Crouching Tiger Hidden Dragon and Iron Monkey Term Paper

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aesthetic terms from the days in which the musical accompaniment of a film consisted primarily of a pianist or organist sitting in the theater and taking cues on what to play by watching the silenced action on the screen. And yet, in other and probably more important ways, we have come no real distance at all, for music now (as it did since the very first movie) helps to determine the overall emotional impact of a film. This paper examines the film scores from two recent productions, "Crouching Tiger, Hidden Dragon" and "Iron Monkey."

Overall, the musical score for a film helps knit together all of the different technical elements of a film as well as all of the different thematic elements:

Picture and track, to a certain degree, have a composition of their own but when combined they form a new entity. Thus the track becomes not only a harmonious complement but an integral inseparable part of the picture as well. Picture and track are so closely fused together that each one functions through the other. There is no separation of I see in the image and I hear on the track. Instead, there is the I feel, I experience, through the grand total of picture and track combined. (Flinn p. 46)

Jack of All Trades and Master As Well

The musical score for a movie performs at least a half-score of dozen distinct roles. Each of those will be assessed here for both of the movie scores, the "Crouching Tiger, Hidden Dragon" score by composer Tan Dun and the score by James L. Venable Newman for "Iron Monkey."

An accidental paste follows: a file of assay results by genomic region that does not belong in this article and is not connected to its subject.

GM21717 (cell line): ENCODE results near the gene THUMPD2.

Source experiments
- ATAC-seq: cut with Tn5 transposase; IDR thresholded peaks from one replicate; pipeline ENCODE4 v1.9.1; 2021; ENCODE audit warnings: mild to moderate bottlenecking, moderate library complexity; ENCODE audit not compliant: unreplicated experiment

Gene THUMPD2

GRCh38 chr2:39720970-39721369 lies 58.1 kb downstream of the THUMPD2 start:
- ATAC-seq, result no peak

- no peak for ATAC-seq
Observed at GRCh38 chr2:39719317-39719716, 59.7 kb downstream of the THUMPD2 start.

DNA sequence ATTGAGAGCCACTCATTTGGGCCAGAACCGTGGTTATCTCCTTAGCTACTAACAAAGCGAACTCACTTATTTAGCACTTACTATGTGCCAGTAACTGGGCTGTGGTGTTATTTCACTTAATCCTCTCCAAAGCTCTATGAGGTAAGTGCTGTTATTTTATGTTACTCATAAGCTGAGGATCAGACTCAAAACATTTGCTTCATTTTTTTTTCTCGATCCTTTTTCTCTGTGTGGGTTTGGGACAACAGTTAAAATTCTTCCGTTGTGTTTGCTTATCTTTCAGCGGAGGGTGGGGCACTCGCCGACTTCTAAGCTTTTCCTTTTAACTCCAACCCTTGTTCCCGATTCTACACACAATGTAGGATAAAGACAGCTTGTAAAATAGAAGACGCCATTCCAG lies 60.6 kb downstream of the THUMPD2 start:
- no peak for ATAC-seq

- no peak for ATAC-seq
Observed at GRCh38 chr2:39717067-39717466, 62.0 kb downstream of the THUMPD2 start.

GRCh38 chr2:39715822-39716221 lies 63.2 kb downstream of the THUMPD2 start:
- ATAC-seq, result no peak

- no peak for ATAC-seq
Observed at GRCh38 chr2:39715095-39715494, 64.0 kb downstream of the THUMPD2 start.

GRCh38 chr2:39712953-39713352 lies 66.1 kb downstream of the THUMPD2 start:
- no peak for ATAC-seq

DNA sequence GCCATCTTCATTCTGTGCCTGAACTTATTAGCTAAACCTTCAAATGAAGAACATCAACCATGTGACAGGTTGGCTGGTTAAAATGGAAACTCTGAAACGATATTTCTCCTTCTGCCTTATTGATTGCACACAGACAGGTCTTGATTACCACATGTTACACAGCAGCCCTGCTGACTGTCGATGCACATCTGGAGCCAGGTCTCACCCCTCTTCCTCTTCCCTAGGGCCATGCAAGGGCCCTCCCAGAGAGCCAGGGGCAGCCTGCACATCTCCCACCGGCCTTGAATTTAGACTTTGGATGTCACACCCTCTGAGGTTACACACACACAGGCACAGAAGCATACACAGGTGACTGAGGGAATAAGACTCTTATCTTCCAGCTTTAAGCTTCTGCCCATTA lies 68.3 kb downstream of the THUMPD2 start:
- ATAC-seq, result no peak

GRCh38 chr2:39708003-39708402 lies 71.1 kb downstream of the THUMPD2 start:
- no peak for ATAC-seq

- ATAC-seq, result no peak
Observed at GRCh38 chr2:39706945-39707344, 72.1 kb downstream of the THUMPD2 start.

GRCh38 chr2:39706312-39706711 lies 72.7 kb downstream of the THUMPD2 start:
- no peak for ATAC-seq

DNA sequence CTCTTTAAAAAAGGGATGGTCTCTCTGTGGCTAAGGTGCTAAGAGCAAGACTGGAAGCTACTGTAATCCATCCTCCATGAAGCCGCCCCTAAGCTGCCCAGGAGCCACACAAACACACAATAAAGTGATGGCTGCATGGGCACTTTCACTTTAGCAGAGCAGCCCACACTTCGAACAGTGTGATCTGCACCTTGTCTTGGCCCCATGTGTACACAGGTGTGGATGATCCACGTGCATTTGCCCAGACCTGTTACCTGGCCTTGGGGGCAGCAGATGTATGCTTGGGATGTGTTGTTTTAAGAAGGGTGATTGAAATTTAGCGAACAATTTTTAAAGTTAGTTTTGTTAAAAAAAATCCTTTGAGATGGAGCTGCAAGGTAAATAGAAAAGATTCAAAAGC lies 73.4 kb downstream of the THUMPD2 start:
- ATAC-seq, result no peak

The first function of the score is simply to connect the individual elements of the music (the motifs, themes, harmonies and colors to the non-musical elements of the film - to the characters, the events and places, the physical objects that make up the worlds of the characters and to the overall motifs and themes in the film. The score also serves to connect the viewer to the characters and to the visceral feeling of the viewing the film itself. Music draws both the audience and the characters into the moment of the action.

The "Crouching Tiger, Hidden Dragon" score is especially adept at this last function. The musical score helps to create an overall feel for the movie: The music calls to mind a specific era and a specific place with great effectiveness. One of the strengths of both the movie in general and of the score in particular is that it is able to be so evocative of a place that is not real.

It is, after all, relatively easy for a filmmaker with all of the tools of the modern cinema, to recreate and call to mind a particular moment in history - verisimilitude is difficult, but it can be achieved with care. However, it is a much more difficult task to create a feeling of unity and cohesion when the world that is being shot is the land of the imagination.

The music is not as visually beautiful as the movie - at least not to Western listeners - but it provides a sensory basis for the film, in the same way that the rocks on a shore are necessary to produce the beauty of water-spray and prismatic light:

If the score by Chinese-American composer Tan Dun does not immediately strike one as being particularly distinctive, it may simply be that it perfectly evokes exactly the sound one imagines for an epic scale historical Chinese romantic adventure. To Western ears this might be the archetypal Chinese film score, with all the characteristic devices of films such as The Last Emperor (ironically composed by the Japanese Ryuichi Sakamoto and American David Byrne) present and correct. Crouching Tiger, Hidden Dragon, is elegant, majestic, spare, haunting, epic and somehow timeless, summoning vast landscapes and a world centuries gone by with what seems like consummate ease (http://www.musicweb.uk.net/film/2000/Nov00/crouching_tiger.html).

The "Iron Monkey" score, on the other hand, is less effective at connecting the audience to a particular time and place but generally more effective at connecting us to the main character of the film. This is not a criticism of either film, for "Iron Monkey" is less about a particular individual and more about an era while the reverse is true of "Crouching Tiger, Hidden Dragon"(which is about the couple at the center of the story but also about their effacement as well). In each case the score reflects this focus.